Imagine that you are trying to fit a square peg into a round hole. The square peg will not fit into the round hole, no matter how hard you try. You could try to force the peg into the hole, but this would only damage the peg. You could also try to cut the peg to make it fit into the hole, but this would change the shape of the peg and make it unusable.
The same is true for graphics. If you use a graphic with the wrong aspect ratio, it will not fit properly in the space where you are using it. You could try to force the graphic into the space, but this would only clip, or distort the graphic. The left/right edges or tops/bottoms could be cropped out but then you risk context collapse. You could also try to resize the graphic as it is, but this would leave blank space (dead space) in your carefully laid-out print or web design, making it look unprofessional.
The best way to avoid this problem is to choose a graphic with the correct aspect ratio to begin with. By choosing a graphic with the correct aspect ratio, you can ensure that your design looks its best and is compatible with the devices and software that will be used to show it.
What is Aspect Ratio?
Aspect ratio is the relationship between the width and height of an image, video, or other visual representation. It is usually expressed as two numbers separated by a colon, such as 4:3 or 16:9. The first number is the width, and the second number is the height. For example, a 4:3 aspect ratio means that the image is 4 units wide for every 3 units high. The aspect ratio is important because it determines the shape of the image.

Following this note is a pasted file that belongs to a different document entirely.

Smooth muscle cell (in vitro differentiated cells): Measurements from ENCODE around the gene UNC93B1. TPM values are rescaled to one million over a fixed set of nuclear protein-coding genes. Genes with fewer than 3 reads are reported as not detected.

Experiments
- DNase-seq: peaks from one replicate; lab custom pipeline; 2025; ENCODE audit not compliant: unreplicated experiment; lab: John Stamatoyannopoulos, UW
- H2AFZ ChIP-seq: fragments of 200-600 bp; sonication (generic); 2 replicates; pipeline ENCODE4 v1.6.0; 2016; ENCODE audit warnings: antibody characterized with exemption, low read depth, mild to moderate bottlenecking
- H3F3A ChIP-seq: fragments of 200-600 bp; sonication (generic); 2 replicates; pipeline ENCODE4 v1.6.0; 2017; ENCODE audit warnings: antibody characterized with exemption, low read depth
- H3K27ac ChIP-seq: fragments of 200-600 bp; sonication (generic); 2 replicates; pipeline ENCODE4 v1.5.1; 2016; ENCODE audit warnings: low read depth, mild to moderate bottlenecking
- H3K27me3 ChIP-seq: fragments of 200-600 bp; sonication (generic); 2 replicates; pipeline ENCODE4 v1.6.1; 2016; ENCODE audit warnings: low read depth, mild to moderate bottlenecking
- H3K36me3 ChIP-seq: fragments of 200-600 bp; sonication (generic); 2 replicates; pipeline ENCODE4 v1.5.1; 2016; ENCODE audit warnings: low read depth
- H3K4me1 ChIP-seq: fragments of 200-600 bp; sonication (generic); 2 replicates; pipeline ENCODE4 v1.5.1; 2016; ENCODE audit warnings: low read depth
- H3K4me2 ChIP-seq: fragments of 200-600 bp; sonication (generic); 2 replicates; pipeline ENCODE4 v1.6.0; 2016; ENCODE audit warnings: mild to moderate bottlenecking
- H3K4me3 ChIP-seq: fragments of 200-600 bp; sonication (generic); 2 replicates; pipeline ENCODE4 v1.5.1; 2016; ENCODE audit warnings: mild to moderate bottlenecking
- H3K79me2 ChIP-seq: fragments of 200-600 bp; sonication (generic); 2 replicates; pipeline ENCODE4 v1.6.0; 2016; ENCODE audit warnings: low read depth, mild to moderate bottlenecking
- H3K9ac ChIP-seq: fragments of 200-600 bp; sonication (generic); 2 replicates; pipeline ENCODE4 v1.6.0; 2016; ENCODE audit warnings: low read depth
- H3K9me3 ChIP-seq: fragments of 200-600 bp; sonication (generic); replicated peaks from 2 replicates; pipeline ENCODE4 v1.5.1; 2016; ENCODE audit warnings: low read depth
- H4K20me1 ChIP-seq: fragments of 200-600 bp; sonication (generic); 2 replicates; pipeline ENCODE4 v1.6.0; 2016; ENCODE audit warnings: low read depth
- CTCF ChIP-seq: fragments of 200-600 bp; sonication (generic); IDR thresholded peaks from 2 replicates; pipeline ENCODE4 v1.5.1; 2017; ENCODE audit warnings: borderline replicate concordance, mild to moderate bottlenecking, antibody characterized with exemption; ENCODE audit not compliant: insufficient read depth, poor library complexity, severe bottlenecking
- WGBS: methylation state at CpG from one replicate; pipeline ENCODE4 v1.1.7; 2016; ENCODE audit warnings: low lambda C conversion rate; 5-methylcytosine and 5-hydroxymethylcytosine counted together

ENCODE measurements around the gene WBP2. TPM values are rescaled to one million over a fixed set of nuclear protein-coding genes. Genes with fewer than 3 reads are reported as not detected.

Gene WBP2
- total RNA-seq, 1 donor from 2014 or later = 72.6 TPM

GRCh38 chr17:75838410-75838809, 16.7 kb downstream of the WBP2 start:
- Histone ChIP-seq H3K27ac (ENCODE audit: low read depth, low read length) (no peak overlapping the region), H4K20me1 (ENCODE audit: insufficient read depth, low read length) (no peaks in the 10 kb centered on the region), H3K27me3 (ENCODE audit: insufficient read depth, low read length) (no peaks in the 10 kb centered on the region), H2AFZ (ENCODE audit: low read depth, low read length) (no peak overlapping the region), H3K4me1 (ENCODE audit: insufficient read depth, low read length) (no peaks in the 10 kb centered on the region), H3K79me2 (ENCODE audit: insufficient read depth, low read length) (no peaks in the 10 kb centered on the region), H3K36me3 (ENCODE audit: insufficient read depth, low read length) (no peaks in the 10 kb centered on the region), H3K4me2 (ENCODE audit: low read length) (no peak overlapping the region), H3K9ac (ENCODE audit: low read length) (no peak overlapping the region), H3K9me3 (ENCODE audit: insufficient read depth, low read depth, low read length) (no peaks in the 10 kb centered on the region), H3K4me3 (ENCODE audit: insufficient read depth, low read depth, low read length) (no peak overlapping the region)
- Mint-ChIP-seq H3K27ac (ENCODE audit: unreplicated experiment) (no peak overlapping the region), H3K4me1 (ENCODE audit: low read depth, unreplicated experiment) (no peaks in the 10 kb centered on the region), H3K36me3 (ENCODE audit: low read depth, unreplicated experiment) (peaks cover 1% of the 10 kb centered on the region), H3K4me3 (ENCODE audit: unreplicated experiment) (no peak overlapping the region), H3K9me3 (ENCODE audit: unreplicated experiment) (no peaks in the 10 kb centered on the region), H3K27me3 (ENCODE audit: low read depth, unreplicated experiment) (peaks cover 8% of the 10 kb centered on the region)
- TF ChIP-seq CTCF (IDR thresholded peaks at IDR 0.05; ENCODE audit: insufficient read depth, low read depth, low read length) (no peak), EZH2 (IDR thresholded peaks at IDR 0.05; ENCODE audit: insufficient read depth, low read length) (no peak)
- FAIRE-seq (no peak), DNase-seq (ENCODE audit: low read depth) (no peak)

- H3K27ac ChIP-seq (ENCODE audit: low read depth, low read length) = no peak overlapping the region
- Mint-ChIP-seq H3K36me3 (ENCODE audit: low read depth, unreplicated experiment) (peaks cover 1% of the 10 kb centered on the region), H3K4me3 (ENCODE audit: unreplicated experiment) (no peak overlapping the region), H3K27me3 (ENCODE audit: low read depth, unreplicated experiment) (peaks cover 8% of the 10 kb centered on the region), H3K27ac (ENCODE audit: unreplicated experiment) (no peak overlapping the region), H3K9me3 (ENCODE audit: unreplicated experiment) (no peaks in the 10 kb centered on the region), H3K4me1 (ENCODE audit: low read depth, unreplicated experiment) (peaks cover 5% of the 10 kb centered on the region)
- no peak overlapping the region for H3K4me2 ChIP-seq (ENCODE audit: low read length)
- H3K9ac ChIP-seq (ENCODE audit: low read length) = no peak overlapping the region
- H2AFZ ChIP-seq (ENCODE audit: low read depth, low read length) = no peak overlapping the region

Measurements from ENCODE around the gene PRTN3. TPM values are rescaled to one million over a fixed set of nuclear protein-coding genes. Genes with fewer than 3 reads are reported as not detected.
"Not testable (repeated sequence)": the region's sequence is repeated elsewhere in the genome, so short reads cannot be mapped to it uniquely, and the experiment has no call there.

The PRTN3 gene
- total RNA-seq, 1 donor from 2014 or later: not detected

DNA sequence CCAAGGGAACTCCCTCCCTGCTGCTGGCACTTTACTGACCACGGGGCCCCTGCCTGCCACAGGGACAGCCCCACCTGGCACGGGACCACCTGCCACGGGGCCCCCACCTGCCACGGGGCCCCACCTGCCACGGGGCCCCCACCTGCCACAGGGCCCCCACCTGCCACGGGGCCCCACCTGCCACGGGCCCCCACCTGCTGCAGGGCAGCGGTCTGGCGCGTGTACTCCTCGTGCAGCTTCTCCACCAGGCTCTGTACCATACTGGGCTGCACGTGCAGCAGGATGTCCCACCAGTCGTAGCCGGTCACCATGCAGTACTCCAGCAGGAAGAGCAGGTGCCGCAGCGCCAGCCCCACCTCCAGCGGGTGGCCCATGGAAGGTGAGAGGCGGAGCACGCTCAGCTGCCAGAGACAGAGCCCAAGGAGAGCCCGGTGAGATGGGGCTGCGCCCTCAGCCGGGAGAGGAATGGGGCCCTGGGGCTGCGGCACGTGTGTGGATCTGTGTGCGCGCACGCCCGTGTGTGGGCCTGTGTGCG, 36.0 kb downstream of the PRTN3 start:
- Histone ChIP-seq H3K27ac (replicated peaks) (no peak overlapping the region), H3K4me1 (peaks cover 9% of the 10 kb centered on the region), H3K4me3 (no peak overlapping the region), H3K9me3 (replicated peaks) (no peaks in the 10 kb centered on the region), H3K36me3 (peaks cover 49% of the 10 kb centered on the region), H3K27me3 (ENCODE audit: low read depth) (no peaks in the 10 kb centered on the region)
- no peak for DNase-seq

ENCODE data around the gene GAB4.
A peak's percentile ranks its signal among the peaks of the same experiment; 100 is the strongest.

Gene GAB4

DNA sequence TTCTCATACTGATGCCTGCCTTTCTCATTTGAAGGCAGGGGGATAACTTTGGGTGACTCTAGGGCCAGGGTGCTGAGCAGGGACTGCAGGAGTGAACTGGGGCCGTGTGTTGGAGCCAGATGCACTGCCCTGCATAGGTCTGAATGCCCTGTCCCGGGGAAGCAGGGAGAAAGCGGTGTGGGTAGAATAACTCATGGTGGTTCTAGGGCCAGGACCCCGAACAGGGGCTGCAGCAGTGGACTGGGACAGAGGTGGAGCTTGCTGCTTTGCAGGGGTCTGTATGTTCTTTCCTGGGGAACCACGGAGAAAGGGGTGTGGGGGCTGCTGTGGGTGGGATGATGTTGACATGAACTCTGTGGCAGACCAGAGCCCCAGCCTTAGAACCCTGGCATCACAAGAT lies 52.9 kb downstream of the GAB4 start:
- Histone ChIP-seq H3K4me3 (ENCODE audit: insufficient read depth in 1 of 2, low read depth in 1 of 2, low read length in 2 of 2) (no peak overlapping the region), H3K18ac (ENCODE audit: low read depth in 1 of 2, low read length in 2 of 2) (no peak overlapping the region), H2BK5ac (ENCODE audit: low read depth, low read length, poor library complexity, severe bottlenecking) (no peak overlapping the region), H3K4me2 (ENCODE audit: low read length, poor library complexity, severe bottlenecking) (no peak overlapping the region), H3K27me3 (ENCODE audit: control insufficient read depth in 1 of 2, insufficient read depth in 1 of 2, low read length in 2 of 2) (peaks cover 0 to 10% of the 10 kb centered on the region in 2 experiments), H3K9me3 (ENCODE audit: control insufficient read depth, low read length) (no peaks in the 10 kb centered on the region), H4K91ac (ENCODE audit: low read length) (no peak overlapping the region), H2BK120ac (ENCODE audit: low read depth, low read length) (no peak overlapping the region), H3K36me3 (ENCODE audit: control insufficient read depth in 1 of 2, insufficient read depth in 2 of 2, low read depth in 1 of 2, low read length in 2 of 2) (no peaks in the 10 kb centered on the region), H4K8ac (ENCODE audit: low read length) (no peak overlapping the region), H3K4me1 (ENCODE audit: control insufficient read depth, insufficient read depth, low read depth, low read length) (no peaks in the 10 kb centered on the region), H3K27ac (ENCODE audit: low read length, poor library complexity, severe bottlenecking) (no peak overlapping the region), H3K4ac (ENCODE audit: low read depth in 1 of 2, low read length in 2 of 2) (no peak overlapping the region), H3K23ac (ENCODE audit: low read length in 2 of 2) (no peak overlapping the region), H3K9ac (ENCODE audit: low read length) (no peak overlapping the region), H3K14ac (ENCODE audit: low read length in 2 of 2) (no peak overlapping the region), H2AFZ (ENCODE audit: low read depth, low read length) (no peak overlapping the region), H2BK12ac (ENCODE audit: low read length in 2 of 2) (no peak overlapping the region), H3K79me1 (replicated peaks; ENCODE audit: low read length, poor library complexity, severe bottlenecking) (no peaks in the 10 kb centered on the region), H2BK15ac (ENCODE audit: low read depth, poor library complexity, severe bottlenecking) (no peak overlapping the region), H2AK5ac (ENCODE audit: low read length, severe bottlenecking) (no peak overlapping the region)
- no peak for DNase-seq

The most common aspect ratios for digital images are:
- 4:3: televisions and computer monitors.
- 16:9: high-definition televisions and widescreen movies.
- 1:1: often used for social media photos and profile pictures.
- 3:2: used for many digital cameras and is also a common aspect ratio for websites and mobile devices.
- 5:4: in business documents and print material
- 21:9: ultrawide aspect ratio used for some televisions and computer monitors
Especially in web design and commercial print applications, it is important to choose graphics with the correct aspect ratio for the space in which they will be used. If using a graphic on a website, choose one with an aspect ratio that matches the width and height of the website’s layout. If you try to fit in a graphic with the wrong aspect ratio, it will appear distorted or stretched.
Reasons why it is important to choose graphics with the correct aspect ratio:
- ensure the graphic looks good and fits properly in the space where it will be used,
- avoid clipping or distortion or stretching of the graphic,
- create a visually appealing and professional-looking design,
- ensure that the graphic is compatible with the device or software that will be used to view it.
Aspect Ratio is NOT Image Dimension
As mentioned, aspect ratio refers to the proportional relationship between the width and height of an image or screen. When referring to a graphic’s aspect ratio, we are talking about the ratio of its width to its height.